ARTWORK: Thomas Jackson, Party Streamers no. 2, Tumey Hills, California, 2015. Courtesy of Ellen Miller Gallery.
Many of us care about the climate, but it can be challenging to talk about. It’s easy to get bogged down in stats and statistics, for one. And it can be nerve-racking to approach someone if you don’t already know what their beliefs on the topic are. Sometimes, it’s easier to just keep our mouths shut.
Given the urgency of the climate crisis, however, many of us feel that silence is no longer an option. And Dr. Katharine Hayhoe, a climate scientist at Texas Tech University, is the person to talk to about how to talk about climate change. Hayhoe, whose 2018 TEDWomen talk on the subject has been viewed almost 2 million times, talks to everyone about the topic: Uber drivers, church ladies, Rotary Club members, business leaders, managers, elected officials, and more. People may have different backgrounds and views, but she’s found a strategy that works: focusing on the heart — that is, what we collectively value — as opposed to the head.
So no matter your conversational goal, whether it’s encouraging your company to act on climate issues or getting your employees to understand how the decisions they make affect your company’s climate goals, this edited interview with Dr. Hayhoe is a great place to start.
What should any leader take into consideration when talking to people — employees, clients, suppliers, etc. — about climate change?
Ultimately, whether you’re training a new employee, reviewing best practices with a supplier, or just having a conversation about climate change with a client, follow this rule of thumb: Don’t start with fear, judgment, condemnation, or guilt. And don’t start with just overwhelming people with facts and figures. Do start by connecting the dots to what is already important to both of us, and then offer positive, beneficial, and practical solutions that we can engage in.
Why have you found that this method works best? And how does it lead people toward understanding the urgency of climate change and taking action?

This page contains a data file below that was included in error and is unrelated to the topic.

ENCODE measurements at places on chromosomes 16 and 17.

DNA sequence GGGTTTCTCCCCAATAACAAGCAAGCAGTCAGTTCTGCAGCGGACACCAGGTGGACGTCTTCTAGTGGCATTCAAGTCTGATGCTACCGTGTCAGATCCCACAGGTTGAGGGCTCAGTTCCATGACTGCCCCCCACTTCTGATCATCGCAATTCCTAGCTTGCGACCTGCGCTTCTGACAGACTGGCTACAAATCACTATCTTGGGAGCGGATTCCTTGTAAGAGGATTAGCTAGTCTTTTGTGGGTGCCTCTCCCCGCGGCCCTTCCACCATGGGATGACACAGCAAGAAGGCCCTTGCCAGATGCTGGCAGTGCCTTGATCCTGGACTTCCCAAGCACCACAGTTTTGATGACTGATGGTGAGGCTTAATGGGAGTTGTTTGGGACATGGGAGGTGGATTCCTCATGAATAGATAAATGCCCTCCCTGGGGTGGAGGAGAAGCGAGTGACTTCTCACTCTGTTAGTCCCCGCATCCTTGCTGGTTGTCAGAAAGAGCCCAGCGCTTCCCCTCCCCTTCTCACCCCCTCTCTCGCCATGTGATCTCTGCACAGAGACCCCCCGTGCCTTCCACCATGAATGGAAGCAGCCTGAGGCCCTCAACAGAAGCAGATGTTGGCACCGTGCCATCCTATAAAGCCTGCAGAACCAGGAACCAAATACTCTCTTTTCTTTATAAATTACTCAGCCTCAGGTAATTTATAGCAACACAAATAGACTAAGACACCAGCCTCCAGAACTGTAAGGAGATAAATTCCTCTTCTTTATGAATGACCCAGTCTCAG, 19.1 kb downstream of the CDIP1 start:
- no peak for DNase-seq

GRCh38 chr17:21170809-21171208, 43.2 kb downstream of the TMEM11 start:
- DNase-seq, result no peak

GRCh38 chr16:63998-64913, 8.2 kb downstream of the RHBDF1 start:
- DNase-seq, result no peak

Often we believe that to care about climate change we have to be a certain type of person: an environmentalist, someone who bikes to work, or is a vegan. And if we’re not any of those things, then we think, “Why should climate change matter to me?” But the reality is that if we are a human living on planet Earth, then climate change already matters to every single one of us; we just haven’t realized it yet. Why? Because climate change affects the economy, the availability of natural resources, prices, jobs, international competition, and more. Failing to account for climate change in future long-range planning could lose us a competitive edge even in a best-case scenario, and potentially mean the end of a product line or an entire business in the worst case. By connecting climate impacts to what we already care about, we can recognize the importance and urgency of taking action.
So if I’m a leader, what are some specific ways in which I can communicate with my employees that sustainability is a key part of their jobs?
I would start early. During their initial training, I would explain very clearly how our products, our production, and our waste contributes to the problem of climate change. If our production is very energy intensive or produces a lot of organic waste, for example, that means we may be generating massive amounts of greenhouse gases. If our goods are transported over long distances, that also requires fossil fuels that produce heat-trapping gases. And aside from the issue of climate change, if we produce a lot of non-recyclable waste that just piles up in landfills or the ocean, how much are we contributing to the pollution problem as well?